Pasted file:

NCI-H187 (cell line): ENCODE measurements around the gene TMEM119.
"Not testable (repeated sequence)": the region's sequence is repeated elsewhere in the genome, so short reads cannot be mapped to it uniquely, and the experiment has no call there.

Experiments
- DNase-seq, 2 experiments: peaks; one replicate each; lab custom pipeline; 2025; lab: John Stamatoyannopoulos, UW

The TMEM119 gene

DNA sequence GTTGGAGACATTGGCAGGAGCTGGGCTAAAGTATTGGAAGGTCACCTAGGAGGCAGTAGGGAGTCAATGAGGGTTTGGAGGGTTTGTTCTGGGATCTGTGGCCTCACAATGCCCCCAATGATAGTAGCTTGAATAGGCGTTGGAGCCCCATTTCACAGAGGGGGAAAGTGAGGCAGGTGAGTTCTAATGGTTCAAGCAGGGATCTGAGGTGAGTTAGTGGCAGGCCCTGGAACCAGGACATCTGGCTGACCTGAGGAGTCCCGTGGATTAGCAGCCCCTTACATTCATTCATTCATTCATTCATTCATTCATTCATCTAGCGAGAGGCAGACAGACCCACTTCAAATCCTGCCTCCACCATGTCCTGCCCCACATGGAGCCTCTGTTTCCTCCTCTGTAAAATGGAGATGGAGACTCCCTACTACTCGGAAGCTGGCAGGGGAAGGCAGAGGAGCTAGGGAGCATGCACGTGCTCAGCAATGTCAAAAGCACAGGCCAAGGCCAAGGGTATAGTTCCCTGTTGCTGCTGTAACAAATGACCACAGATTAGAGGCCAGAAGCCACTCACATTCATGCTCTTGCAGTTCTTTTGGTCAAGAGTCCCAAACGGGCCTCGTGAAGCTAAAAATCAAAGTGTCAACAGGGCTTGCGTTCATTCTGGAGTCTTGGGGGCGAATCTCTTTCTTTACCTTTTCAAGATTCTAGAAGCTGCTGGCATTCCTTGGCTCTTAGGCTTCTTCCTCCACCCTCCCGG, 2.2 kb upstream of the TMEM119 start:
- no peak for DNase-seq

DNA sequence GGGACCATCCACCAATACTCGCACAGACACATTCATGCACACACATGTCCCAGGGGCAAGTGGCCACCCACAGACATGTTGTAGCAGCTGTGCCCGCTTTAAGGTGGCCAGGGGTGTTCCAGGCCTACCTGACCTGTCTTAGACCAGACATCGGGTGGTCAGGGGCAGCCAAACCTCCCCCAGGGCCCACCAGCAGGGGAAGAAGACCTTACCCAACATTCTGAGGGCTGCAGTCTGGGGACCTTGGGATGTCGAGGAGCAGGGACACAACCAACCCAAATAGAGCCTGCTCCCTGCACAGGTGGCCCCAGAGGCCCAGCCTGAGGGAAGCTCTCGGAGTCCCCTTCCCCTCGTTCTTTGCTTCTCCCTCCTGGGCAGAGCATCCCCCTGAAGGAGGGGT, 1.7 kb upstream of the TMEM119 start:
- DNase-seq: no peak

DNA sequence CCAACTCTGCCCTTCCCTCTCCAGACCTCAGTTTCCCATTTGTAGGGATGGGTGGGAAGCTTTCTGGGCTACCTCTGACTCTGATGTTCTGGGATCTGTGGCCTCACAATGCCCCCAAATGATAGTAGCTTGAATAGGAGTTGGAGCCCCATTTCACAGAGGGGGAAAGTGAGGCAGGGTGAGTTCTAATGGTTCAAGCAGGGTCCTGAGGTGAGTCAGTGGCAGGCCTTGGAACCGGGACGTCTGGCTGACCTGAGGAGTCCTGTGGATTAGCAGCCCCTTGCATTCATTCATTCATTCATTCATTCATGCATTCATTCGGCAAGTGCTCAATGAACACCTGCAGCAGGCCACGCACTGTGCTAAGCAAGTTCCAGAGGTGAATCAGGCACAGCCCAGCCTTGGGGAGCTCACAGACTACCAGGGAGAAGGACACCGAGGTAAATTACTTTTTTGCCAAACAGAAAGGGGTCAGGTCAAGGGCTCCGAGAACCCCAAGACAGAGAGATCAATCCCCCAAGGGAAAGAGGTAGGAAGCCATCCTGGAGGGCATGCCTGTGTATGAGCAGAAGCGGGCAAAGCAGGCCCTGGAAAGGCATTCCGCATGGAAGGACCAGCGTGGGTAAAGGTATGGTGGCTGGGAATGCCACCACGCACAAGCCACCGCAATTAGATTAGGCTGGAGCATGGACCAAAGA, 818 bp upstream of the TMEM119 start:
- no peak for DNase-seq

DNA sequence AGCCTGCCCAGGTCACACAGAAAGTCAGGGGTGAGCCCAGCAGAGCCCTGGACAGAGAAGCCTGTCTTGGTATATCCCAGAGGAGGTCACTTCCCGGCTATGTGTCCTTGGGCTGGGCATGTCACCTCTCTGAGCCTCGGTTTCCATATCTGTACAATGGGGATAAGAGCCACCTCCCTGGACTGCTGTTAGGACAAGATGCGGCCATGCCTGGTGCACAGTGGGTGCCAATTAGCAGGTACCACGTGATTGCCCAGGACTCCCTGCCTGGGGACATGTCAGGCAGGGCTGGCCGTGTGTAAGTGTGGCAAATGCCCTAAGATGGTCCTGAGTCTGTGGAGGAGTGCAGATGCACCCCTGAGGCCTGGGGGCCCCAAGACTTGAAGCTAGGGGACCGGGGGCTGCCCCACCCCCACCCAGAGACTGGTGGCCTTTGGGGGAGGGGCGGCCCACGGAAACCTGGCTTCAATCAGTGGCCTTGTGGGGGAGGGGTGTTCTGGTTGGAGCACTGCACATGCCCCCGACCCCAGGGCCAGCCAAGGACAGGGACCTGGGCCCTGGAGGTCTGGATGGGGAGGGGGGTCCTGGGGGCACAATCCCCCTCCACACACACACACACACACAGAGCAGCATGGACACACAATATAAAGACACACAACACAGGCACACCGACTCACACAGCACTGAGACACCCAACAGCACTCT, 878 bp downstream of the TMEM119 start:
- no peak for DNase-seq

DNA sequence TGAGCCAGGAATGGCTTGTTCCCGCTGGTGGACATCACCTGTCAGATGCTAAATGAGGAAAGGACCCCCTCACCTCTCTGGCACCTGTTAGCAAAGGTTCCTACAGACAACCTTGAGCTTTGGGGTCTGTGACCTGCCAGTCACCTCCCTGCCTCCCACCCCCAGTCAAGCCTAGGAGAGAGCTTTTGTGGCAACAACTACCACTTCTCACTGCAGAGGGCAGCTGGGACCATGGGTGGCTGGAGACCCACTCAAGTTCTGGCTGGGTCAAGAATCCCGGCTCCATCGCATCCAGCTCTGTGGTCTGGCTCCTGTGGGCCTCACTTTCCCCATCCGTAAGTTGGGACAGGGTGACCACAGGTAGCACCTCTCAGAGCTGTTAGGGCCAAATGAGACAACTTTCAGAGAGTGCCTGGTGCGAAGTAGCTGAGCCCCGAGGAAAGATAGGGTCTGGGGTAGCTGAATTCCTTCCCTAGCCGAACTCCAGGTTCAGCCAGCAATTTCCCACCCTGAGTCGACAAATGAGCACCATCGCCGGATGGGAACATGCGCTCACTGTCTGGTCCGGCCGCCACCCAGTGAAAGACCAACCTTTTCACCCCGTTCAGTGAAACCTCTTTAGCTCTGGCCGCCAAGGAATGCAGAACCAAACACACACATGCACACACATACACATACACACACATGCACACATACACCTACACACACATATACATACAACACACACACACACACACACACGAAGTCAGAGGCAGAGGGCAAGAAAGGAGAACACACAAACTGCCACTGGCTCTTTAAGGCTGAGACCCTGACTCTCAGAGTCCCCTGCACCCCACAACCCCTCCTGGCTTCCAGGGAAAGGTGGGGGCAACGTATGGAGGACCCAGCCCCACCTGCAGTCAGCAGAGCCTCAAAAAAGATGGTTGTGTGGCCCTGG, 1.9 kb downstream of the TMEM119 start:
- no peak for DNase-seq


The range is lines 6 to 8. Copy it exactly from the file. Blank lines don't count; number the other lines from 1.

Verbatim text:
DNA sequence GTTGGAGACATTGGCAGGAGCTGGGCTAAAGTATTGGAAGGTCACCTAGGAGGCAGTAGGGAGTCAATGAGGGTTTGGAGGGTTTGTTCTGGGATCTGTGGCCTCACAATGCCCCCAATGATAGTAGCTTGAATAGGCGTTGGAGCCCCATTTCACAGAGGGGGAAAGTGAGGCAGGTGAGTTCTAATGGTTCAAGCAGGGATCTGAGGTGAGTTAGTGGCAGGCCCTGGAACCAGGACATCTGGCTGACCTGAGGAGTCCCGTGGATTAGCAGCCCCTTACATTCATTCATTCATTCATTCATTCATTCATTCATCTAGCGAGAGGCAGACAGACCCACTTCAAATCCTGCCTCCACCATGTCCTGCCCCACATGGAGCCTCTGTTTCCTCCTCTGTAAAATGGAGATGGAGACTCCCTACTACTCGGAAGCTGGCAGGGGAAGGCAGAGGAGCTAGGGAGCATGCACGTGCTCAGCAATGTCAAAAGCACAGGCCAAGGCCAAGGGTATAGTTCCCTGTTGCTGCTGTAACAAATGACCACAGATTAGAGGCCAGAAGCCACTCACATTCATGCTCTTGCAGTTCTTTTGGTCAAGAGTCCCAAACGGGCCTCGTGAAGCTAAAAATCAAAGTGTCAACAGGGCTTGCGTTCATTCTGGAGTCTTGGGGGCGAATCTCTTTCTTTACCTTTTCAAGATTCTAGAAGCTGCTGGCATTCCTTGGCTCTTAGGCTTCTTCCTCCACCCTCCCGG, 2.2 kb upstream of the TMEM119 start:
- no peak for DNase-seq

DNA sequence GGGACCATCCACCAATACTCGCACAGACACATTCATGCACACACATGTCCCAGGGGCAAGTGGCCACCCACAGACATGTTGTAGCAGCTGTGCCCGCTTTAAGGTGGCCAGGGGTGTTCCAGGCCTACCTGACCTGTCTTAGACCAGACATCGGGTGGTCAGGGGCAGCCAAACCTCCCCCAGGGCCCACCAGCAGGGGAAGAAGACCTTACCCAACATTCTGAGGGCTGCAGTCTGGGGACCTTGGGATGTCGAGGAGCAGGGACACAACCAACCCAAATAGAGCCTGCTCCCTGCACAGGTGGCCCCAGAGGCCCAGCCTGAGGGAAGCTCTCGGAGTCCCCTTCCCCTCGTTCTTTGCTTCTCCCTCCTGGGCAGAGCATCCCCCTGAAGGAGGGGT, 1.7 kb upstream of the TMEM119 start: